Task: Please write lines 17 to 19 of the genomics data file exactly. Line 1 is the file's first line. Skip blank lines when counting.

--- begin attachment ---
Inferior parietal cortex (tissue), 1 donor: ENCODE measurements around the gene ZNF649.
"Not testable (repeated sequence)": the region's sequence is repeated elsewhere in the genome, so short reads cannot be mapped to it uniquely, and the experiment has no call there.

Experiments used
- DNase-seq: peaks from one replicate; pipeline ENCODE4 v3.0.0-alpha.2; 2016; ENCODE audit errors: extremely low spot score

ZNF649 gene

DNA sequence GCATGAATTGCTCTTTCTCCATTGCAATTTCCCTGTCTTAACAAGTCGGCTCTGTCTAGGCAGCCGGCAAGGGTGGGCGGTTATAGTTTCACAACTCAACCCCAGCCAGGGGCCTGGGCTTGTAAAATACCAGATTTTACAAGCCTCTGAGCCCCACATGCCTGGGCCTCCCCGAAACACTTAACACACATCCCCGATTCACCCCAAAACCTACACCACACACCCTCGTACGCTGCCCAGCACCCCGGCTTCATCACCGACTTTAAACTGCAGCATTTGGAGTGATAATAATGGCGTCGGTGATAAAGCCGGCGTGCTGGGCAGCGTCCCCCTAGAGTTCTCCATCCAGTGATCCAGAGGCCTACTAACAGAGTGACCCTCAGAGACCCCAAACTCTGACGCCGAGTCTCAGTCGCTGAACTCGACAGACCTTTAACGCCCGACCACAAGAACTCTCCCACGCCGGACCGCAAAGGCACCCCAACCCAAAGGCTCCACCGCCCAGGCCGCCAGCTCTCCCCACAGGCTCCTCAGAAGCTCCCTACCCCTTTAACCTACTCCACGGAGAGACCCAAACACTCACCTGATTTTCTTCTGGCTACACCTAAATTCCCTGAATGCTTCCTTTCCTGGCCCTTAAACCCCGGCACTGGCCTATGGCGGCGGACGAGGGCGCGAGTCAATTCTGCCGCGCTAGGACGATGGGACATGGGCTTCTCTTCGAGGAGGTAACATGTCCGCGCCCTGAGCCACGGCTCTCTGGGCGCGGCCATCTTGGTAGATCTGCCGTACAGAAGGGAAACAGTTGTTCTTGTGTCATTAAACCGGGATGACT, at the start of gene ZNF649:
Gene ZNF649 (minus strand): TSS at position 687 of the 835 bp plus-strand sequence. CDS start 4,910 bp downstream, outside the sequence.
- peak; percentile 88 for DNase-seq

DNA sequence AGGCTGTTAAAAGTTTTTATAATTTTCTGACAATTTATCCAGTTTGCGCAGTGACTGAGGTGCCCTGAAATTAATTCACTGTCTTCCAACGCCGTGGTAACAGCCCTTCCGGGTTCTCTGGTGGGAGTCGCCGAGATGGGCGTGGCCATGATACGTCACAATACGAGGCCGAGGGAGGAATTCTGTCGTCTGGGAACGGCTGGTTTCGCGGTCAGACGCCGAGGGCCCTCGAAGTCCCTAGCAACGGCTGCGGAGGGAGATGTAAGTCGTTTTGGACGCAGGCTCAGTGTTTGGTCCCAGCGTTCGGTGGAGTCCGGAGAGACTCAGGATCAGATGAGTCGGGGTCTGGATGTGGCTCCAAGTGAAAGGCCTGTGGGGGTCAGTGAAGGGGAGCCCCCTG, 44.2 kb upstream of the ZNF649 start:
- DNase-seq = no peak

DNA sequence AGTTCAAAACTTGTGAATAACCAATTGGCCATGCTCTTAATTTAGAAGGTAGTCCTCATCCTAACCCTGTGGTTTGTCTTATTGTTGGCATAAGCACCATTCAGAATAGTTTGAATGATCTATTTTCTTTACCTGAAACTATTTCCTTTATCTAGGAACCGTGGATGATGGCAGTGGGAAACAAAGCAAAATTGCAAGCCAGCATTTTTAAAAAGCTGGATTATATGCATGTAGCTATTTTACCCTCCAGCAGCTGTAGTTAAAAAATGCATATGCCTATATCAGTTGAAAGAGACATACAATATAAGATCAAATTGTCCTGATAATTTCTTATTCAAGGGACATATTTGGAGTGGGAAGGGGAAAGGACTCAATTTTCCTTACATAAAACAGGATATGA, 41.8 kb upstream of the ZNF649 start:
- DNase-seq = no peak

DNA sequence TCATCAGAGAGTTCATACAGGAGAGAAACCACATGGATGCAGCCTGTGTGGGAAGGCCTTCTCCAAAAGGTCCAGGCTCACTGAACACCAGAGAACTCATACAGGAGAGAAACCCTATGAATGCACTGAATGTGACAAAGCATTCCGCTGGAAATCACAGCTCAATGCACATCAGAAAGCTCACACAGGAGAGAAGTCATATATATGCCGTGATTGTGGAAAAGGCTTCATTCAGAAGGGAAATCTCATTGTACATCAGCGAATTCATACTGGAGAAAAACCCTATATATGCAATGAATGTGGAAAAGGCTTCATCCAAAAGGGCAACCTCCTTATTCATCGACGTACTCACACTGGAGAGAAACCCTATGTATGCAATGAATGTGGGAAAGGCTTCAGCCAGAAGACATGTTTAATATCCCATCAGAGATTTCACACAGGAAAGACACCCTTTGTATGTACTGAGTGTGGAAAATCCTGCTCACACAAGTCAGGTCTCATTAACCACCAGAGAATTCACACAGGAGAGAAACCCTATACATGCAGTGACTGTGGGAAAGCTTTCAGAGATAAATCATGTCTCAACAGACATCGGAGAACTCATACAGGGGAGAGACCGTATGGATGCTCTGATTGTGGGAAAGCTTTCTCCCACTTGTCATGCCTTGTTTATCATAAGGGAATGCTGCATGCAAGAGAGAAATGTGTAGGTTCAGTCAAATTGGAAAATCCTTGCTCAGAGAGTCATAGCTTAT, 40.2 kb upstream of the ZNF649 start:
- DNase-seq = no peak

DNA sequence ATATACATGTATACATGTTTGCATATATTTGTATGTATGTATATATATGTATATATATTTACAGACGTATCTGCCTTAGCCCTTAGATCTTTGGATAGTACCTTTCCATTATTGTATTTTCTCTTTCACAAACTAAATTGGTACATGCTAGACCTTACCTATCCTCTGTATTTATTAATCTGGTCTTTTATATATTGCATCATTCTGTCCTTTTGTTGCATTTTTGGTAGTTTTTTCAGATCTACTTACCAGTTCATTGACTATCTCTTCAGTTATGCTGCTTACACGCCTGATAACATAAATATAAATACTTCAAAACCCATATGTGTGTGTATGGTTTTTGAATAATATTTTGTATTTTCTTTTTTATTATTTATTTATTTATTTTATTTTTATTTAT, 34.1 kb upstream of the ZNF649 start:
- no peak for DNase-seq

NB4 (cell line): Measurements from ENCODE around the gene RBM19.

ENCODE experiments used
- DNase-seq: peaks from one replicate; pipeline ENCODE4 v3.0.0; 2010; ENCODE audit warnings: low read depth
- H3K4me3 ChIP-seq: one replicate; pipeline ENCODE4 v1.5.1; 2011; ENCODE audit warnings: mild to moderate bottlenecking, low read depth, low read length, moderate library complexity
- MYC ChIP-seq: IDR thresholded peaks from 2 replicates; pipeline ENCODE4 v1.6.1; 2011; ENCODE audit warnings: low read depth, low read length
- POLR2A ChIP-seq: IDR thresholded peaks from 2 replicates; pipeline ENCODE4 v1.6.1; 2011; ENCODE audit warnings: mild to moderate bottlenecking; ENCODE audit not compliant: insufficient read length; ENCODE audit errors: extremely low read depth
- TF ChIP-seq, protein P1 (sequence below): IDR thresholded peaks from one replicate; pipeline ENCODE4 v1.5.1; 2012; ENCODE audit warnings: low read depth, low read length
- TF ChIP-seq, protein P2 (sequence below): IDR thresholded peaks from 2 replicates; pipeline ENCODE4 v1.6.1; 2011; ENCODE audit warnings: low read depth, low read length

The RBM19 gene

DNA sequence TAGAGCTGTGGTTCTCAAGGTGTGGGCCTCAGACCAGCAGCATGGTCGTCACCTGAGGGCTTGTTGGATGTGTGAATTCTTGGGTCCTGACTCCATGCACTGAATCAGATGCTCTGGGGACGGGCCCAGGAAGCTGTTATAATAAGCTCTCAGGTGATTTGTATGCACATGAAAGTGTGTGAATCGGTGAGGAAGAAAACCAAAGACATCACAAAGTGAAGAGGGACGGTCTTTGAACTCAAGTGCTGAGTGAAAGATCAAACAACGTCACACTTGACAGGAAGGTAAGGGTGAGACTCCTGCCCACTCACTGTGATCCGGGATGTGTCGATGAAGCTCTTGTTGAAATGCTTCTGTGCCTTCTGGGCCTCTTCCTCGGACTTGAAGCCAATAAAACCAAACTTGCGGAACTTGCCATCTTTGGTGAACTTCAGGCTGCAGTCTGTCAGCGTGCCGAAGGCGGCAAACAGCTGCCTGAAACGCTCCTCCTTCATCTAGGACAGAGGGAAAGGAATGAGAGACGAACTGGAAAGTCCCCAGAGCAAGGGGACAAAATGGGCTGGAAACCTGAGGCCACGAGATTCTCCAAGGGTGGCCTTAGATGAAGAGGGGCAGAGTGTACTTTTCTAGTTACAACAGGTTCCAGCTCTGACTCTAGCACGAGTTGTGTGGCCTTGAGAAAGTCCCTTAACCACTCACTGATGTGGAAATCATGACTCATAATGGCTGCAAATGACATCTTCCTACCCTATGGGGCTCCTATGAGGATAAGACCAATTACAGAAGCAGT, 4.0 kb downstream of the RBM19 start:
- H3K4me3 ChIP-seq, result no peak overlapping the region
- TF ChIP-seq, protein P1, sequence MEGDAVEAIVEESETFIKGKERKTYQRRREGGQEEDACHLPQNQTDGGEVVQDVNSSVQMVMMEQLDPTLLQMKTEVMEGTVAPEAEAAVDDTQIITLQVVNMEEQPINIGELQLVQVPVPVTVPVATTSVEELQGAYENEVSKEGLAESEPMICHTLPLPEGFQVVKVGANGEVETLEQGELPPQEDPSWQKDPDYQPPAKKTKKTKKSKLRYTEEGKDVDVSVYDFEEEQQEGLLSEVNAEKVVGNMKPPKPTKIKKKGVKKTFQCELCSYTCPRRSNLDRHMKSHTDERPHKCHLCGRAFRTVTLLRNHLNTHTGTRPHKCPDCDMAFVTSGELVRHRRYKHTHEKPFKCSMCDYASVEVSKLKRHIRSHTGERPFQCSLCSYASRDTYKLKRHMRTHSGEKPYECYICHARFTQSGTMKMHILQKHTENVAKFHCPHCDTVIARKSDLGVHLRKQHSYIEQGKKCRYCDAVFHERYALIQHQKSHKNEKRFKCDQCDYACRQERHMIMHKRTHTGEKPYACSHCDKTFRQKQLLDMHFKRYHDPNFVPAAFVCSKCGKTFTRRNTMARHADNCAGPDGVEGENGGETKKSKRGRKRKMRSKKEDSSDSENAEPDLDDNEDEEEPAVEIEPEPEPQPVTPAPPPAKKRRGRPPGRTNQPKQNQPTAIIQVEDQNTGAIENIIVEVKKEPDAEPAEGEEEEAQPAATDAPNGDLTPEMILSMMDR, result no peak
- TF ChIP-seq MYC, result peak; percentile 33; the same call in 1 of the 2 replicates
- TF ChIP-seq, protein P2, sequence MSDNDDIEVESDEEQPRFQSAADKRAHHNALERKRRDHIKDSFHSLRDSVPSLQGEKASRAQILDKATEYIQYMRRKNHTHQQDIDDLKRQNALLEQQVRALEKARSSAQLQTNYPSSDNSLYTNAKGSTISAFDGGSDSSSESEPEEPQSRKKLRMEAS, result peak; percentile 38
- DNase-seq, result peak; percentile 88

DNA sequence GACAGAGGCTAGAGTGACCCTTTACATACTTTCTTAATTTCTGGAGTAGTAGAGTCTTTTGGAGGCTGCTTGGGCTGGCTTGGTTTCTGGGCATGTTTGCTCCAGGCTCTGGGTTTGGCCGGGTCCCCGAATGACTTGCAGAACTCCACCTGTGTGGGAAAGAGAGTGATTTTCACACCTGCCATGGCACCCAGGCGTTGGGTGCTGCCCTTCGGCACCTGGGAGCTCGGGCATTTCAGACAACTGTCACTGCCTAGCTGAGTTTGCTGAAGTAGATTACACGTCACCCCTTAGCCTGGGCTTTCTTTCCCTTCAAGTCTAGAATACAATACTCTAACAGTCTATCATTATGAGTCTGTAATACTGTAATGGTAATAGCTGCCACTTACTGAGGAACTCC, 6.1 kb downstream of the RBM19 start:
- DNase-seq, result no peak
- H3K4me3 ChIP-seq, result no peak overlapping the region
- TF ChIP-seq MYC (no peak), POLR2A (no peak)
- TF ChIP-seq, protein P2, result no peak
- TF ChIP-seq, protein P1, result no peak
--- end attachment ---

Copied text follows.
NB4 (cell line): Measurements from ENCODE around the gene RBM19.

ENCODE experiments used
- DNase-seq: peaks from one replicate; pipeline ENCODE4 v3.0.0; 2010; ENCODE audit warnings: low read depth